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G protein coupled receptors in inflammation - from kinin to chemokine
G protein coupled receptors in inflammation - from kinin to chemokine
At the core of all noncommunicable diseases (NCDs) such as cancer and cardiovascular disease, is inflammation, a highly complexed process tightly orchestrating the action of multiple inflammatory molecules. Among the receptors expressed by the hematopoietic and non-hematopoietic cells, G protein-coupled receptors (GPCRs) play a key role in inflammation as they are activated by different inflammatory molecules such as amines, peptides, eicosanoids, and chemokines. The first studies summarized here unveiled a novel pathway of inflammation involving the interconnection between two GPCRs, namely the kinin B1 receptor (B1R) and the CXC chemokine receptor 2 (CXCR2). The inflammatory cytokine, IL-1β, and proatherogenic factors were identified to induce the production of the CXCL5 chemokine in endothelial cells through a B1R-dependent mechanism in acute conditions. In turn, the release of CXCL5 at the surface of endothelial cells resulted in the recruitment of CXCR2+ neutrophils into the inflamed tissue. The next study highlighted an unexpected role for the CXCL5 chemokine in chronic inflammatory disease. While CXCL5 was highly expressed by endothelial cells, its induction was protective in atherosclerotic conditions. CXCL5 was found to activate macrophages, increase the expression of ACBA1, a transporter that mediates cholesterol efflux, and consequently regulate foam cell formation. The last studies focused on a particular class of chemokine receptors, so-called atypical chemokine receptors (ACKRs) and more specifically on ACKR1, which is highly expressed by erythroblasts in the bone marrow. ACKR1 was identified as a regulator of homeostasis of haematopoietic stem and progenitor cells (HSPCs) and to control downstream hematopoiesis. Notably, erythroblasts were shown to directly interact with HSPCs in an ACKR1-dependent manner. In the absence of ACKR1, steady-state haematopoiesis was altered, bone marrow HSPCs localized remotely from erythroblasts and gave rise to phenotypically distinct neutrophils. Altogether, the work presented here provides additional evidence that the chemokine system via its action on the classical but also the atypical chemokine receptors, plays a crucial role on hematopoietic cells and in inflammation. Moreover, this work highlights the complexity of chemokine targeting in NCDs, as the same chemokine may have distinct biological effects in different inflammatory diseases. Further research is therefore required to fully apprehend the contribution of GPCRs and especially ACKRs in NCDs, to elucidate pathological mechanisms, and to ultimately develop new drug therapies targeting these receptors.
Inflammation, Chemokine, Kinin, GPCR
Duchêne, Johan
2023
English
Universitätsbibliothek der Ludwig-Maximilians-Universität München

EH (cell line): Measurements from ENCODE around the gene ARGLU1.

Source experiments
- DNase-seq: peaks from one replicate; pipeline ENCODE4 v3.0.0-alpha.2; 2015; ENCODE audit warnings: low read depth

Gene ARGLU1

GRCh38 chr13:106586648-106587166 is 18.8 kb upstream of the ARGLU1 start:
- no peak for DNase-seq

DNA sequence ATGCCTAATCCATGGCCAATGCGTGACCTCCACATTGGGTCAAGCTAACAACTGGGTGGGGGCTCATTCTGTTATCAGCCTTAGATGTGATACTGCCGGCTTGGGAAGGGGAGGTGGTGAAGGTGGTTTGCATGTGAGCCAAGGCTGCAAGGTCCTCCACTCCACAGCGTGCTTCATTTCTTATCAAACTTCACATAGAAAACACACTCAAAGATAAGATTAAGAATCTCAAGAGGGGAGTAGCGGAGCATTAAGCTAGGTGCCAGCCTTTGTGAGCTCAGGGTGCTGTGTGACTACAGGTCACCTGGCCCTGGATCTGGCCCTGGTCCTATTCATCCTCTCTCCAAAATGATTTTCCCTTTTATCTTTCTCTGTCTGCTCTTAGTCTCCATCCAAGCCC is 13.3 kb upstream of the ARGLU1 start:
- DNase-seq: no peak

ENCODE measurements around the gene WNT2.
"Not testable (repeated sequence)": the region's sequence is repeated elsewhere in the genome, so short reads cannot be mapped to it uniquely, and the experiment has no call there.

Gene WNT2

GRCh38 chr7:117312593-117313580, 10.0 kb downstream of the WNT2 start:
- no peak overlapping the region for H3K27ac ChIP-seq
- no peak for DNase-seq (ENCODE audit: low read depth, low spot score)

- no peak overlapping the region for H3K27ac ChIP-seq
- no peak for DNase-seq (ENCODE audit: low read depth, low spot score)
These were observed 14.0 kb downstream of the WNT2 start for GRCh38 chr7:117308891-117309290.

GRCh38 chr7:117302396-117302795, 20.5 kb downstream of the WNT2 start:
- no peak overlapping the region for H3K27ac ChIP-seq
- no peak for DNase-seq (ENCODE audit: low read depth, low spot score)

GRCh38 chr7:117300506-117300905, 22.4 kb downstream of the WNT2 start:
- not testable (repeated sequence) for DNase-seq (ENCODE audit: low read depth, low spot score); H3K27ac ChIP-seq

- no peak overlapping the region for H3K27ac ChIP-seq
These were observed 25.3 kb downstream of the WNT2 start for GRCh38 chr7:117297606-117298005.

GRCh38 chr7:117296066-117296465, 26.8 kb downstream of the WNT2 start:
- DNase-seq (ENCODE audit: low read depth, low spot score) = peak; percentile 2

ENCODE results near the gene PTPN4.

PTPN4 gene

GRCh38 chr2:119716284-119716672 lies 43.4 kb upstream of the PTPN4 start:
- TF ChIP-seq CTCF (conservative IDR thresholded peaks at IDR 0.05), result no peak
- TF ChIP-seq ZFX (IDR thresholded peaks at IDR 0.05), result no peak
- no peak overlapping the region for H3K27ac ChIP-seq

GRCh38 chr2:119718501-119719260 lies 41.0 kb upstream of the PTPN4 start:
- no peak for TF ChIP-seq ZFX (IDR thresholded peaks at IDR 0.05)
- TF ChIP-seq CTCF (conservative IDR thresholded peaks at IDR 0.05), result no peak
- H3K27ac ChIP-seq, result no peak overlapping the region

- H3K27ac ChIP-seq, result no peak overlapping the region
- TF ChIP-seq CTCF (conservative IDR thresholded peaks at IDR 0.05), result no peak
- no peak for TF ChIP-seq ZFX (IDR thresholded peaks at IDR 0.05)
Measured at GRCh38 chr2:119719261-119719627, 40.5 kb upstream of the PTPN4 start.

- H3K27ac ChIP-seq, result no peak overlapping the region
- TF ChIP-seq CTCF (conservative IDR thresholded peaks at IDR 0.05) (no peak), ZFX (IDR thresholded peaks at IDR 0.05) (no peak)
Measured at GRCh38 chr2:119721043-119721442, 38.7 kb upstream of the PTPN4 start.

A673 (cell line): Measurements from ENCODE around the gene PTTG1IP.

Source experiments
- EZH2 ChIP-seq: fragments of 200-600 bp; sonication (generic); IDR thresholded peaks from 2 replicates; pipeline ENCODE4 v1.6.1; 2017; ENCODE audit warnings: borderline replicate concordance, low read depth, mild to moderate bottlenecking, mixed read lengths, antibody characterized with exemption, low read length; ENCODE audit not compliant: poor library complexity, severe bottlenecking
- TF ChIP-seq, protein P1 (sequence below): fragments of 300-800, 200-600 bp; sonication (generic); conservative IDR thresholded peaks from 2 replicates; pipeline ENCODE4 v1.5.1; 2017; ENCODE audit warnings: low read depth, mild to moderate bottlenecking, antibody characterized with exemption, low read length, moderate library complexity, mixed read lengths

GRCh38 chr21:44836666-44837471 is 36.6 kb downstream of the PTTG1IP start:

Duchêne, Johan (2023): G protein coupled receptors in inflammation - from kinin to chemokine. Habilitationsschrift, LMU München: Faculty of Medicine
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Abstract

At the core of all noncommunicable diseases (NCDs) such as cancer and cardiovascular disease, is inflammation, a highly complexed process tightly orchestrating the action of multiple inflammatory molecules. Among the receptors expressed by the hematopoietic and non-hematopoietic cells, G protein-coupled receptors (GPCRs) play a key role in inflammation as they are activated by different inflammatory molecules such as amines, peptides, eicosanoids, and chemokines. The first studies summarized here unveiled a novel pathway of inflammation involving the interconnection between two GPCRs, namely the kinin B1 receptor (B1R) and the CXC chemokine receptor 2 (CXCR2). The inflammatory cytokine, IL-1β, and proatherogenic factors were identified to induce the production of the CXCL5 chemokine in endothelial cells through a B1R-dependent mechanism in acute conditions. In turn, the release of CXCL5 at the surface of endothelial cells resulted in the recruitment of CXCR2+ neutrophils into the inflamed tissue. The next study highlighted an unexpected role for the CXCL5 chemokine in chronic inflammatory disease. While CXCL5 was highly expressed by endothelial cells, its induction was protective in atherosclerotic conditions. CXCL5 was found to activate macrophages, increase the expression of ACBA1, a transporter that mediates cholesterol efflux, and consequently regulate foam cell formation. The last studies focused on a particular class of chemokine receptors, so-called atypical chemokine receptors (ACKRs) and more specifically on ACKR1, which is highly expressed by erythroblasts in the bone marrow. ACKR1 was identified as a regulator of homeostasis of haematopoietic stem and progenitor cells (HSPCs) and to control downstream hematopoiesis. Notably, erythroblasts were shown to directly interact with HSPCs in an ACKR1-dependent manner. In the absence of ACKR1, steady-state haematopoiesis was altered, bone marrow HSPCs localized remotely from erythroblasts and gave rise to phenotypically distinct neutrophils. Altogether, the work presented here provides additional evidence that the chemokine system via its action on the classical but also the atypical chemokine receptors, plays a crucial role on hematopoietic cells and in inflammation. Moreover, this work highlights the complexity of chemokine targeting in NCDs, as the same chemokine may have distinct biological effects in different inflammatory diseases. Further research is therefore required to fully apprehend the contribution of GPCRs and especially ACKRs in NCDs, to elucidate pathological mechanisms, and to ultimately develop new drug therapies targeting these receptors.